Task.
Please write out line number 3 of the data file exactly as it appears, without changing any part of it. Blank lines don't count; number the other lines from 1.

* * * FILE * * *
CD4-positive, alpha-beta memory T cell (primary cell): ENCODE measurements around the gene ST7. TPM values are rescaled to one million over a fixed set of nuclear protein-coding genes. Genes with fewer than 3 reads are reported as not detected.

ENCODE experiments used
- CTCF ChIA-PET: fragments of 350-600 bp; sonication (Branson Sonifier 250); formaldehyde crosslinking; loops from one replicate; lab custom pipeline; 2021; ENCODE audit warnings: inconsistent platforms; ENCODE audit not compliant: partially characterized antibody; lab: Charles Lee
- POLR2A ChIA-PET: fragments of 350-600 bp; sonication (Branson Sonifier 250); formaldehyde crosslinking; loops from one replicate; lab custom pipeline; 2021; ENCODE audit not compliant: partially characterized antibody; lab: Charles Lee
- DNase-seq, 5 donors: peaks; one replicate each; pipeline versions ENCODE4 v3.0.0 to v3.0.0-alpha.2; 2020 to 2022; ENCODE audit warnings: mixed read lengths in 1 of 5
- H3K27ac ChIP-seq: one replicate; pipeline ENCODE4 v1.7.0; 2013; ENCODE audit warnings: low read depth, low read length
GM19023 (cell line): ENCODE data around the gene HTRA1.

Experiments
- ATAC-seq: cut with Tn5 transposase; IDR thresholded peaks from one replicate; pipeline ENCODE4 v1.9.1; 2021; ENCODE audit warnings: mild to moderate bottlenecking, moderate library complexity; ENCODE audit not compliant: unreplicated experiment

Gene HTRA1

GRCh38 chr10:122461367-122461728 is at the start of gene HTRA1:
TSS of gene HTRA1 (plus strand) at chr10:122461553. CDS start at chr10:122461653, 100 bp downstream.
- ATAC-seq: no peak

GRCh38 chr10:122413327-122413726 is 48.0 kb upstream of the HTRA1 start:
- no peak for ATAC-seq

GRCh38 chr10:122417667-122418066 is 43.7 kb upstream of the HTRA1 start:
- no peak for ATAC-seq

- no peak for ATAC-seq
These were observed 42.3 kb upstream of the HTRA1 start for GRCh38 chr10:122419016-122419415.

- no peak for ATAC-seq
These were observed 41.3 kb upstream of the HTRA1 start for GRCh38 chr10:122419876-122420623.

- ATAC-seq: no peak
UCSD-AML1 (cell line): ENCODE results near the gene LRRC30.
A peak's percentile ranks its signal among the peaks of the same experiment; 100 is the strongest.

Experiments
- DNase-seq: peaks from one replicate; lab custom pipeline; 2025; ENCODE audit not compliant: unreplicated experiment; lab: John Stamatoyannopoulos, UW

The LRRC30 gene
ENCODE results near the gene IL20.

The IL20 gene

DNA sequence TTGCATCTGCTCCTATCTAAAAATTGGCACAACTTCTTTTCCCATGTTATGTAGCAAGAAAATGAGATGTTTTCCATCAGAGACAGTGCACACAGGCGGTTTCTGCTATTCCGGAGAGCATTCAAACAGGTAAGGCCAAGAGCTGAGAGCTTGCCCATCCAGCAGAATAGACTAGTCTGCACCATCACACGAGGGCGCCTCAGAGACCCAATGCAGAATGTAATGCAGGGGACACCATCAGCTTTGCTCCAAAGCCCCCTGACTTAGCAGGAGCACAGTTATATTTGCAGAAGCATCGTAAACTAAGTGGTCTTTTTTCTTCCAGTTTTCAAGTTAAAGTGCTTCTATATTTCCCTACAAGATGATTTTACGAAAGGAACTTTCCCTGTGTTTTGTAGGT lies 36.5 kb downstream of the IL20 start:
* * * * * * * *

- CTCF ChIA-PET: fragments of 350-600 bp; sonication (Branson Sonifier 250); formaldehyde crosslinking; loops from one replicate; lab custom pipeline; 2021; ENCODE audit warnings: inconsistent platforms; ENCODE audit not compliant: partially characterized antibody; lab: Charles Lee